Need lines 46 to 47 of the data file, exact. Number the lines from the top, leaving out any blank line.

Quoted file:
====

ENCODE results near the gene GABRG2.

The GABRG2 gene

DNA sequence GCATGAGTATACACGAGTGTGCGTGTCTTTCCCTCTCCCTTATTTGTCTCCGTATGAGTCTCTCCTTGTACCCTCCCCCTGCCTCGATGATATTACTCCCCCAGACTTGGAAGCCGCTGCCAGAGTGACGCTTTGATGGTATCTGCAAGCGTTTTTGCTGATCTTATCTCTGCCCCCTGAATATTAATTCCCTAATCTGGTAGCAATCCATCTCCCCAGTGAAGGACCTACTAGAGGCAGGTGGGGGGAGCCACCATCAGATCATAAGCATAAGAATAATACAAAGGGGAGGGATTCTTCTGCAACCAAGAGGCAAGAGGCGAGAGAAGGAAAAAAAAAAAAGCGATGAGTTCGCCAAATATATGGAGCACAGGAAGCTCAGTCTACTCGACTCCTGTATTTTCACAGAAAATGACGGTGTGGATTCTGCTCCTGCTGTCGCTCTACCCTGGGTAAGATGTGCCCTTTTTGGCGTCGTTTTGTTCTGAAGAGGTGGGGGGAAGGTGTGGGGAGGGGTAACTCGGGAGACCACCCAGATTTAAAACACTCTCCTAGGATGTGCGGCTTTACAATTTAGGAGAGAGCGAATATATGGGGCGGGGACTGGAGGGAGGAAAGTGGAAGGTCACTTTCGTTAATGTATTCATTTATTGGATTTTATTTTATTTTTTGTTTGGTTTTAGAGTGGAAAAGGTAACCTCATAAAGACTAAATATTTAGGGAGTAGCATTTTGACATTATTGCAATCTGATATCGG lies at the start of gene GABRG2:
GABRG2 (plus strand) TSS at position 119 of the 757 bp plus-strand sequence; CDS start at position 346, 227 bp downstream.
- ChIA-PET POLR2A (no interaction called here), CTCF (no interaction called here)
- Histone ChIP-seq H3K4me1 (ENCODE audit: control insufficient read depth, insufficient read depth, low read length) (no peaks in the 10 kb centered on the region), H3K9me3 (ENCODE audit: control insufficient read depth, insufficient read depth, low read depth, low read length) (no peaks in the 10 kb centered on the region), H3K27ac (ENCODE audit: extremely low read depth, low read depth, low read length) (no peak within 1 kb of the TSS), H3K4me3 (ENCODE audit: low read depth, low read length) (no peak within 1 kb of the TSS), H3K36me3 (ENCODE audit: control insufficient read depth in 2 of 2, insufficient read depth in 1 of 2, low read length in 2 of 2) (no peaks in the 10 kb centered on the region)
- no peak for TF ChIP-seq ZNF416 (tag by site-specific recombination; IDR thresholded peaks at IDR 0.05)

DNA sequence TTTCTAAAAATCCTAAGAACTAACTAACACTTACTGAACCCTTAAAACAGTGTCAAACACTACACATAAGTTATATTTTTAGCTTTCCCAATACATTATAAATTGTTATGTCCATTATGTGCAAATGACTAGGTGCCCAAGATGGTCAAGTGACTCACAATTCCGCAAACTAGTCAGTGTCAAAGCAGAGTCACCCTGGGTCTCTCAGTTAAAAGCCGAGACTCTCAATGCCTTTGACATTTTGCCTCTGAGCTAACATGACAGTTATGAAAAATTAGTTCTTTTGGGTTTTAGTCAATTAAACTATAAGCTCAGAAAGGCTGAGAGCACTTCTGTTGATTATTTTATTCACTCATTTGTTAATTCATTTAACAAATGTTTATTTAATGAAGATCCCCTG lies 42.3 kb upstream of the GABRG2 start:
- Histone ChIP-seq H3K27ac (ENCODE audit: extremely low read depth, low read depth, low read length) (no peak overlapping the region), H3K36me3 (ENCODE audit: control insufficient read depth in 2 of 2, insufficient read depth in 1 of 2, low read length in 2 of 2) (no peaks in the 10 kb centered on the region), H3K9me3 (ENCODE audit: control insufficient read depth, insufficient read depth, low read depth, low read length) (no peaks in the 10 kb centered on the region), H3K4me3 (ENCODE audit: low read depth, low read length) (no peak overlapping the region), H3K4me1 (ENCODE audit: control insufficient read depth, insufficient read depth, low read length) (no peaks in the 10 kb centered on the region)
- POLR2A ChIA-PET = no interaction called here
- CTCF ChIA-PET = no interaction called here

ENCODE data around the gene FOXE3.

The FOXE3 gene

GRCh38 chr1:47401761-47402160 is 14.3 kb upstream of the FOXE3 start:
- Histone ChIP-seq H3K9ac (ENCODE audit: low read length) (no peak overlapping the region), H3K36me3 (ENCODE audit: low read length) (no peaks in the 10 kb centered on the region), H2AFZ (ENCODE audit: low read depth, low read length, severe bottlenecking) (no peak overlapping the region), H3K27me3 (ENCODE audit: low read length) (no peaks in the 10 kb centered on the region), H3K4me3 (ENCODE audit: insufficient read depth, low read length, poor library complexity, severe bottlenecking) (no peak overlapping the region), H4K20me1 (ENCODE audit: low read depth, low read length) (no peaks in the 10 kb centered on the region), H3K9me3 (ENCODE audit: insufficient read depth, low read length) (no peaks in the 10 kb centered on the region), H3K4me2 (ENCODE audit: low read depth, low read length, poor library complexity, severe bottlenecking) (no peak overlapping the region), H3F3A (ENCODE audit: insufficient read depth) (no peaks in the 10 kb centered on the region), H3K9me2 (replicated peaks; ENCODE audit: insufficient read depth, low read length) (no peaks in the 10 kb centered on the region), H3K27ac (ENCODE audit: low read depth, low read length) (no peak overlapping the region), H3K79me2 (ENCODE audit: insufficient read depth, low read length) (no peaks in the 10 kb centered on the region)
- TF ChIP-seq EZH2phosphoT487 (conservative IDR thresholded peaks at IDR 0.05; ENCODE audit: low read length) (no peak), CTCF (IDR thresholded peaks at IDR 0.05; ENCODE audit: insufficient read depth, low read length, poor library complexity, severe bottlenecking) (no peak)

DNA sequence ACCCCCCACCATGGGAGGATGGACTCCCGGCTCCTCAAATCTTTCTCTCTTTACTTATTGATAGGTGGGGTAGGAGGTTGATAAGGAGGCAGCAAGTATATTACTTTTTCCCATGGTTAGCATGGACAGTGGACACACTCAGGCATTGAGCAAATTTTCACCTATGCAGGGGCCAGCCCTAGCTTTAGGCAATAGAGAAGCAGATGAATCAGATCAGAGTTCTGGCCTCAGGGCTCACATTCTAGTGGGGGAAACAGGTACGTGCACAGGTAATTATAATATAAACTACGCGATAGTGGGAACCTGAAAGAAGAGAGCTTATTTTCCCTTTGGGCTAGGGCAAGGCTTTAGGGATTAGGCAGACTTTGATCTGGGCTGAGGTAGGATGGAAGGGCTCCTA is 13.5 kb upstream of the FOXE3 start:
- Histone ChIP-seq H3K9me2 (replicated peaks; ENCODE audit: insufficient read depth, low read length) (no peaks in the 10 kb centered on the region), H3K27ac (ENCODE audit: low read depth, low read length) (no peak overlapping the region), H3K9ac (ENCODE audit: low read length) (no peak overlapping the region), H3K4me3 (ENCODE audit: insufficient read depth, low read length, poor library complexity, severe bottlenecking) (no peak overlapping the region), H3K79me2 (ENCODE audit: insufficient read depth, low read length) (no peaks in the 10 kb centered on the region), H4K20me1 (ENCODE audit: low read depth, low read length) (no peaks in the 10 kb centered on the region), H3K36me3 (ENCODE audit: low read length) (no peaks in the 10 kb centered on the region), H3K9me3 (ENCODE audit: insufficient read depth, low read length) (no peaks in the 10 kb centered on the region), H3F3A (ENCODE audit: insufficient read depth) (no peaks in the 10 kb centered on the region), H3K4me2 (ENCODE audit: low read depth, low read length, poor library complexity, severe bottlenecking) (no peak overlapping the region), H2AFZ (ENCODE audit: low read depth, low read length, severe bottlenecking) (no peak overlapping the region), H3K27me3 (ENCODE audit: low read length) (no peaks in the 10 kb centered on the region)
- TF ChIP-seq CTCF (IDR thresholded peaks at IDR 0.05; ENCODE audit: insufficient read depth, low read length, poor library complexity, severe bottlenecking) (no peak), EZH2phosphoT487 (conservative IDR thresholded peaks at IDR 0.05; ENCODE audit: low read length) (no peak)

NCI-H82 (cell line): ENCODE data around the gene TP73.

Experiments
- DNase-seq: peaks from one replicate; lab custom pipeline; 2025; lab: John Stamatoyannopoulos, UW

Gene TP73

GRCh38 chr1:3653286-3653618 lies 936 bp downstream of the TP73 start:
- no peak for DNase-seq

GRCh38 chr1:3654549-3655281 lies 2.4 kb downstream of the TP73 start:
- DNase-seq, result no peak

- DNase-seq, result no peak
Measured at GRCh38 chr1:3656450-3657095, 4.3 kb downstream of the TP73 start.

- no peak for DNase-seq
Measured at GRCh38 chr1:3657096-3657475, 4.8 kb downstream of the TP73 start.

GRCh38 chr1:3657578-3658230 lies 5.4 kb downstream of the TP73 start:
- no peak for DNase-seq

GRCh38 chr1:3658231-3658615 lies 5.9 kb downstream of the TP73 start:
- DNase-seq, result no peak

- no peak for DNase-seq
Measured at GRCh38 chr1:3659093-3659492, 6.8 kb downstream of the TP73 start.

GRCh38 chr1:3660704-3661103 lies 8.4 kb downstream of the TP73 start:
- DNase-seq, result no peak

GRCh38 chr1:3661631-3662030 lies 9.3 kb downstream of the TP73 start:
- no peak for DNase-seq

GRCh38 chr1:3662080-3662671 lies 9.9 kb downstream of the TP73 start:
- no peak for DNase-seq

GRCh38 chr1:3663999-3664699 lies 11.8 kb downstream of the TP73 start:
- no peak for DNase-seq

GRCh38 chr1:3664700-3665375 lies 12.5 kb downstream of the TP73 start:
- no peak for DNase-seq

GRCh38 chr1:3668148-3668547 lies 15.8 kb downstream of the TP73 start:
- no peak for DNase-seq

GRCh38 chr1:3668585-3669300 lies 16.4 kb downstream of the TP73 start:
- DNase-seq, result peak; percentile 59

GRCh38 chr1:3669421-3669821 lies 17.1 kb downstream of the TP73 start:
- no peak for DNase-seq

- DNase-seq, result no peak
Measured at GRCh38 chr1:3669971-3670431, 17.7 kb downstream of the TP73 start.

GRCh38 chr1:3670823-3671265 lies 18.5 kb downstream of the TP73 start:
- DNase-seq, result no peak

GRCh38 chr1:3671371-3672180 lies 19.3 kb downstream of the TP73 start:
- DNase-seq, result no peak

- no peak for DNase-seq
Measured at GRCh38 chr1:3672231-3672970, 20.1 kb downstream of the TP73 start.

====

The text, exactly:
GRCh38 chr1:3664700-3665375 lies 12.5 kb downstream of the TP73 start:
- no peak for DNase-seq